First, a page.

He described the options available to me, and put all of them into the official plan, to be used as needed. I was entitled to use voice-activated software for my doctoral exam, and would take the exam in an adaptive lab instead of with the other students. I would be given extra time to complete the exam, as well as breaks “for fatigue and pain management.” I also had the option of using a “human scribe.” (This one seemed bizarre to me – my sister and I later cracked jokes about how she could be my scribe, and I would buy her a funny hat, snap my fingers at her (if I could) and call, “Oh, scribe!” when I needed her.) If I needed to, I could take the exam over two days instead of one. I was entitled to record lectures or have someone assigned to take notes for me. I could even have a research assistant, who would run around the library gathering books for me. I could get a disabled student parking permit once I got a regular one from the DMV (it had never occurred to me to do this). I still couldn’t believe that I was actually entitled to these things, that I might actually need them.
That was when my denial (the other “D” word) began to crack for the first time. I went home after this conversation and cried for a long time. I felt all kinds of things – strangely humiliated, sorry for myself, aghast and guilty that the director had felt sorry for me. Still felt fraudulent, too. And I was still surprised that it had gone so easily, that both the doctor and the university agreed that I needed all of this help.
The exam came and went, and I did end up using a few of the modifications. I continued to feel guilty and horrible as I sat in the adaptive lab, using the voice-activated software, surrounded by students whose disabilities were more visually obvious than mine. I also felt frustrated by how poorly the software worked, how the computer kept freezing up, how little tech support there was for this tiny little lab. I started to understand that while it was great that the university offered disabled services, they still had a long way to go before things could be considered truly equitable.
Confession time here – I’ve always said this blog will be completely honest: I am a college professor, and in the past, I felt a secret frustration whenever a student handed me a sheet from the disabled student services office, describing their test mods. Of course, I always complied, and I believe I was always pleasant and professional about it, but every time I saw one of those sheets, I knew that it was going to mean extra work for me. So it was hard for me to go to the professor in charge of the exam and give her my sheet, knowing that she, too, might be frustrated by the extra work. Now, of course, I’m ashamed of those feelings. (Do you think less of me now?)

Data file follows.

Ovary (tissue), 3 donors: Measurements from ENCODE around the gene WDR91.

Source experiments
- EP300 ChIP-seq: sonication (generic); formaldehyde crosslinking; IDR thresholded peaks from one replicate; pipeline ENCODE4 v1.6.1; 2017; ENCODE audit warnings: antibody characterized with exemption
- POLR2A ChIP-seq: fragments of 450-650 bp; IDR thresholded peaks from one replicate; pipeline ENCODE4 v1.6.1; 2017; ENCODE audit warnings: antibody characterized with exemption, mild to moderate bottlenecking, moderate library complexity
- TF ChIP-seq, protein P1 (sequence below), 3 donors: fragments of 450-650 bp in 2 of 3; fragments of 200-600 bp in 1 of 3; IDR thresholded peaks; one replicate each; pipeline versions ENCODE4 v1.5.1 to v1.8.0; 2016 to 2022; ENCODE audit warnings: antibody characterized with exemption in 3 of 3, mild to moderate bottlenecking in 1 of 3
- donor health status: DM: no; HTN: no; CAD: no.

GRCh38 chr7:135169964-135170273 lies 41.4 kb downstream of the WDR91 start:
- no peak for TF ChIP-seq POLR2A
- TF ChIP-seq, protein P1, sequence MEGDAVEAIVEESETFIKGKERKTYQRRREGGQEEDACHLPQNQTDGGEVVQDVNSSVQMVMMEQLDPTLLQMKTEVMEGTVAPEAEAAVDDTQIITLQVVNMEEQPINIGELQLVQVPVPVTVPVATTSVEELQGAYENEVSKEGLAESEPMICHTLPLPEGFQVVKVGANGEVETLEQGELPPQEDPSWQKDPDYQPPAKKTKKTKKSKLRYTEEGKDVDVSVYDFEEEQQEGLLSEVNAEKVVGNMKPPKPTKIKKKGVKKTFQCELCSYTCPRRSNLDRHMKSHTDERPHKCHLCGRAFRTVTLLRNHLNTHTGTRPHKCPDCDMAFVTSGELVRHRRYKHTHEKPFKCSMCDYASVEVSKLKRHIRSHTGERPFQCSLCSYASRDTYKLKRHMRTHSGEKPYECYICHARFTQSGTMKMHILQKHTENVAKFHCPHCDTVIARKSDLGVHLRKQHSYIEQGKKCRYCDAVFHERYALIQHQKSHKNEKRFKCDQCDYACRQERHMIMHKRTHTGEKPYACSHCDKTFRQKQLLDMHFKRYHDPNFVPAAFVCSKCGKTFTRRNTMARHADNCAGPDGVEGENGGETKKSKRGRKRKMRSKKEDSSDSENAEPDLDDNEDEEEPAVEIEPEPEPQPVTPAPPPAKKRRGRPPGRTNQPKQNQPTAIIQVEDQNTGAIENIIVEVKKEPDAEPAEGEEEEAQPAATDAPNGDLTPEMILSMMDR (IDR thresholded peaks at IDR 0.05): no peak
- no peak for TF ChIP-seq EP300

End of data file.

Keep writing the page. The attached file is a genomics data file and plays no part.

A few months later, my sacroiliac joint flared up and I had to use a cane to walk. One day during this time, I drove to the campus where I teach and couldn’t find parking anywhere except at the bottom of a big hill. The only way up that I could see was a large concrete staircase with over 100 steps. I hobbled up the steps with my cane and arrived at the top exhausted and in pain. The next day, when the situation repeated itself, I found the “accessible” route from that parking lot – a long, winding wheelchair ramp up the hill. Great for people actually in wheelchairs, but the distance was MUCH longer for someone walking. So, finally, I bit the bullet and asked my rheumatologist to fill out the forms for a disabled parking permit. And again, I was surprised when both he and the DMV granted it, easily and without question. Seems denial was still alive and well…
Although my denial still comes out to play fairly often, things have changed somewhat since that time. I have gotten used to the parking permit, and use it more often than I expected to. I’m not quite guilt-free about it, so I try not to use it when I’m doing okay, and I still feel weird when people watch me getting out of my car. I used the free disabled shuttle when I went to the zoo. And a few months ago, I was in Costco with my toddler and a full cart when overwhelming fatigue suddenly hit. (Don’t you love how RA does that?) I went over to the customer service desk, smiled at the person there, and asked, “Is there anyone who can help me get my things out to my car? I’m disabled.” No tears in my eyes, no lump in my throat – the word came out surprisingly easily. And the Costco workers were happy to help.